Good place to remind that Sid Miller, Tx House Dist 59, FOUGHT AGAINST charter school legislation that would have not only raised standards for charter schools but made them more accountable. Gee, could the fact that his wife runs a charter school, Erath Excels, have anything to do with that?
No one knows how much of the $750,000 that a defunct Dallas charter school owes Texas taxpayers will be recovered, state education officials said Wednesday.
When Lynacre Academy shut its doors Friday, school leaders had been in talks with the Texas Education Agency for two years about returning money that the state awarded the school based on inflated attendance figures in the 2003-04 and 2004-05 academic years.
TEA Commissioner Robert Scott said it's not uncommon for schools to overestimate attendance figures before a school year begins. But most districts settle up with the state the following summer and return the state funds they received for students who never attended school.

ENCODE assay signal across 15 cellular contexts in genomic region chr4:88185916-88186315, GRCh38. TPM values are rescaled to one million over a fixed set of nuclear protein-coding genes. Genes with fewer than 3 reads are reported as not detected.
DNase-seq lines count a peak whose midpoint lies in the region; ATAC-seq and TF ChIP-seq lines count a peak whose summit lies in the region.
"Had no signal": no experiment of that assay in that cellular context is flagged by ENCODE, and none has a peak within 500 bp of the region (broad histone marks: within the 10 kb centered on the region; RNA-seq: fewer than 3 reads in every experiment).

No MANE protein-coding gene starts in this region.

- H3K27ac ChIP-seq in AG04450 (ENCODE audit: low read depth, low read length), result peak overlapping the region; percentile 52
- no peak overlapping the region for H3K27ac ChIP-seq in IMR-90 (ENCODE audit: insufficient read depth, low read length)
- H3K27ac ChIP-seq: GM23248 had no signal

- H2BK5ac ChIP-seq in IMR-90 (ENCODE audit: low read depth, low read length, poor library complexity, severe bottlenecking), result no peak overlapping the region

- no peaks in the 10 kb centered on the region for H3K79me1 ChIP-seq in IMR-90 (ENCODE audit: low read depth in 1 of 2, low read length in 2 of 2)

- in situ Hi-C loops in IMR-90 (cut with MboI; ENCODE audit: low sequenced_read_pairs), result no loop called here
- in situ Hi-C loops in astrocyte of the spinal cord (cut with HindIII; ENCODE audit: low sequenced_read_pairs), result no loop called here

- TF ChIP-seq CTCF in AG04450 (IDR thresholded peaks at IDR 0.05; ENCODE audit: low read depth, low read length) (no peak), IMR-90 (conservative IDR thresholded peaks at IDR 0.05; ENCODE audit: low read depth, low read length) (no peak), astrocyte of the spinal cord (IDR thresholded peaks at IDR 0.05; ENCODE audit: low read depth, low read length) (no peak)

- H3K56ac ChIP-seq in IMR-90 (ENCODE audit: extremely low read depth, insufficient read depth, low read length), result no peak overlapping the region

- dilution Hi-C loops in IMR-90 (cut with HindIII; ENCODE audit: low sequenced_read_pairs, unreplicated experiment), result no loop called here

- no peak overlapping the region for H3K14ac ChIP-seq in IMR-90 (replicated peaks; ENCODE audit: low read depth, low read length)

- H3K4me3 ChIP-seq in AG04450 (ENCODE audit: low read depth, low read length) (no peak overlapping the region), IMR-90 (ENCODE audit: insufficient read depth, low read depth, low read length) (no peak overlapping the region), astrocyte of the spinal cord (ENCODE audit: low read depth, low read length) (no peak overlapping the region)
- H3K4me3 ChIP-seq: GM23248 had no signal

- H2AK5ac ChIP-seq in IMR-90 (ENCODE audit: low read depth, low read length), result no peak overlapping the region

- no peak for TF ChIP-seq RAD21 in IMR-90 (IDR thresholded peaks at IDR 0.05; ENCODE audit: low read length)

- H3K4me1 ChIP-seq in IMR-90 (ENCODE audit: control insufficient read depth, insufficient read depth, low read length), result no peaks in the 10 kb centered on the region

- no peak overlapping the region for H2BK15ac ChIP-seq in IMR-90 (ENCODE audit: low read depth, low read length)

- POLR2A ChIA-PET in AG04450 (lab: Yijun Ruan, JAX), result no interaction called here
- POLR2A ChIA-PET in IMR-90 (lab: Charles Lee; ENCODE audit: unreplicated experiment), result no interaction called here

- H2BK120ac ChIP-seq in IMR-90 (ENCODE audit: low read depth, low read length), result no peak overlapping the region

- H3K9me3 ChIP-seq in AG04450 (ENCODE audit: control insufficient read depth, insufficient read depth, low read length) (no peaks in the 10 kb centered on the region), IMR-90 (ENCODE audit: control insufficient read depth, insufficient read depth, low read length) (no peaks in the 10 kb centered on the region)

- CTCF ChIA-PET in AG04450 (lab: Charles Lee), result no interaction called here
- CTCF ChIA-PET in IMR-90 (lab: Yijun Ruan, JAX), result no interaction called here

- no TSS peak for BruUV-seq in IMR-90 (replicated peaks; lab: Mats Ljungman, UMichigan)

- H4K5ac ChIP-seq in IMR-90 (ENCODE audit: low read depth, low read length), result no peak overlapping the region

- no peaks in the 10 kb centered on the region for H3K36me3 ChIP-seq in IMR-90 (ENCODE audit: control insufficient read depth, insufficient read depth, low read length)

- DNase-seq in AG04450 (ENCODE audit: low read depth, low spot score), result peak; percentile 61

Lynacre Academy filed for bankruptcy before paying its debt. So, TEA is now one of several creditors lined up looking for its money.
Senate Education Committee Chairwoman Florence Shapiro, R-Plano, has repeatedly filed charter school reform bills that passed the Senate, only to fail on the House side – including a measure last year to make it easier to shut down charter schools with a history of academic or financial problems.
That bill was targeted by one House member – Rep. Sid Miller, R-Stephenville – whose wife founded and operated a troubled charter school in Stephenville.
"It's been very frustrating," Ms. Shapiro said of her efforts to strengthen charter school requirements. "We need to put tougher standards in place that would allow us to close schools like [Lynacre Academy] before they reach this point."